Joe Al-Khayat:

Yeah. You know, there, there’s, there’s a lot of interesting stuff on the horizon without, without giving away any, any sort of state secrets. It was, we’re always looking at new areas of technology and seeing how that might to might apply to RDO. I mean, just to give you a quick example where we’re always at the cutting edge of search and development  Four years ago, when or five years ago now when blockchain was starting to become a little bit more mainstream, you know, we, we were simulating smart contract settlements of a, of a mediation case. And there was indeed some partners in, in Asia that, that found that very fascinating. And we’re, as far as we’re aware, it was actually a world first for, for anyone to donate a mediation settlement using a smart contract technology. So that, that, that sort of stuff is very much in our, in our DNA.

And I think the next part of the horizon is going to be looking at how artificial intelligence can help parties, resolve cases without necessarily needing a human being. And I think, I think that potentially has huge amounts of consequences, both good and bad. But by bad, I simply mean that it will require some careful thought and that they’ll need to be an ethical approach obviously to how one is managing this type of technology and what that roadmap looks like. But given our background and given our knowledge, we’re pretty confident that we can strike the right balance there. And I imagine Kevin that at that juncture, it may well be that you and I can have a, another deeper discussion on the role of AI and in online dispute resolution, which is truly fascinating.

Kevin Kowalkowski:

That is that’s exciting. That’s exciting stuff. AI is making its way into a lot of markets and a lot of different use cases these days, and to bring it to this market, that’s, that’s great stuff. And I think you have to do that. You have to continue to evolve a platform to stay ahead of the competition, to, to bring new value, to, to stay relevant and stay at the top of the market. So that that’s fantastic to hear.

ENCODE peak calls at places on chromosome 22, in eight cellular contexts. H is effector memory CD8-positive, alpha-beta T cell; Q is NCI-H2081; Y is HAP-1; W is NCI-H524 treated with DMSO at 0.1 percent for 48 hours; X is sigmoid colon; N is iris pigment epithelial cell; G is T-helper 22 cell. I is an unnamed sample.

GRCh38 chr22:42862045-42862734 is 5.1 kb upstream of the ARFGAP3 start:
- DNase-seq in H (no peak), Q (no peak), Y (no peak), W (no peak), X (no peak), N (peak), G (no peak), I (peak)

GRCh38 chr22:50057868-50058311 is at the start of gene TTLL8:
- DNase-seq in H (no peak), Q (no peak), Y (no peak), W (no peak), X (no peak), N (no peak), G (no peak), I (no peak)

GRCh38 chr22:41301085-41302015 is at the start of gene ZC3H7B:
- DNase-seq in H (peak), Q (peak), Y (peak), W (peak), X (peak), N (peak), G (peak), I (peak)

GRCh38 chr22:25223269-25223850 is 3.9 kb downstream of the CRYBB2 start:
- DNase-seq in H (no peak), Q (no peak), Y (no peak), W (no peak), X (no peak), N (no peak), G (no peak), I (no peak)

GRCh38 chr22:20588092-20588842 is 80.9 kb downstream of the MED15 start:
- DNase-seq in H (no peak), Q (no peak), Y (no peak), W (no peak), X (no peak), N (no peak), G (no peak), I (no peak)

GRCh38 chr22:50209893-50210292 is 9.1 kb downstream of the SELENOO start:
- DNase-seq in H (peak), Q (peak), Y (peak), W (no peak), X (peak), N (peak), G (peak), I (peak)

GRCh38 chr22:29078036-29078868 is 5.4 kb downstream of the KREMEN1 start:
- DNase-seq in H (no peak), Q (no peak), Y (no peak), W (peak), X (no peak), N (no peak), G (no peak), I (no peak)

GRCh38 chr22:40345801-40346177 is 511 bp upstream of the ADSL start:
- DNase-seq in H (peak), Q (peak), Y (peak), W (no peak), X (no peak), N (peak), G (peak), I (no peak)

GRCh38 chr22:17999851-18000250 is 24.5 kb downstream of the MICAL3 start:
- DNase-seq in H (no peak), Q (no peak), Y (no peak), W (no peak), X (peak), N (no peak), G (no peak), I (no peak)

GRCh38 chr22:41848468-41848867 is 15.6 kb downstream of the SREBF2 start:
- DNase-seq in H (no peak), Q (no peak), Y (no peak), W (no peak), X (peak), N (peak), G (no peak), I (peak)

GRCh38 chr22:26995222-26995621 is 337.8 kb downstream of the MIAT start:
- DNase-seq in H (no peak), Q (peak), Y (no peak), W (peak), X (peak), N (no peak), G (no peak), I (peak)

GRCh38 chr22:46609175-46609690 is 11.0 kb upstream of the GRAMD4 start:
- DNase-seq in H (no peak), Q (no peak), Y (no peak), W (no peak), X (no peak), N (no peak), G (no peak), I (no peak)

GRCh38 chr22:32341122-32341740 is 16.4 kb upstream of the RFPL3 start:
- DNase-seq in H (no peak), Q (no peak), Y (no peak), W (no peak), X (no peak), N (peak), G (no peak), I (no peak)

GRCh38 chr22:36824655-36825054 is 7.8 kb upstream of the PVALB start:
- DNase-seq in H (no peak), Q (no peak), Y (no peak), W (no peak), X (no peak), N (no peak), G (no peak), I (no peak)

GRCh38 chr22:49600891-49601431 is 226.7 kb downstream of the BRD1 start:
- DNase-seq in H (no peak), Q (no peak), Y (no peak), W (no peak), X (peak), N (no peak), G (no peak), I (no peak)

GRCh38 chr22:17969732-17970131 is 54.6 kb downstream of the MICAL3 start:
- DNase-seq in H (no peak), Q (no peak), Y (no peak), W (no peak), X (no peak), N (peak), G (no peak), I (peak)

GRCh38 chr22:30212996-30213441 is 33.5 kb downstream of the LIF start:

Joe Al-Khayat:

For sure.

Kevin Kowalkowski:

Yeah, it’s, it’s been great having Joe on today’s podcast. I feel like we could keep going, but I’m, I’m being told we’re kind of running out of time here. So, Joe, thank you so much for giving us a breakdown of Resolve Disputes Online. And the really the innovative technology helping to improve dispute resolution today is very different COVID world and it is providing access to justice for people around us.
If you share our mission, if you want to bring efficient dispute resolution to the private sector or to improve access to justice in your court system, and want to learn more about the opportunities of online dispute resolution can bring your practice,  we would encourage you to visit our ODR specific website, www.resolvedisputes.com.  That’s all one-word resolvedisputes.com for an expanded walkthrough and order request a demo. So, with that, Joe, thank you so much for your time. We will be back with the next part soon.

Joe Al-Khayat:

Thanks for having me. Kevin has been a pleasure. Thank you.

Kevin Kowalkowski:

Take care. Have a good one.

Steve Glisky:

Thanks again for joining us on this podcast. To learn more about Image Soft, please visit imagesoftinc.com that’s ImageSoftI-N-C.com. If you haven’t already done so, be sure to subscribe to Paperless Productivity, where we tackle some of the biggest paper-based pain points facing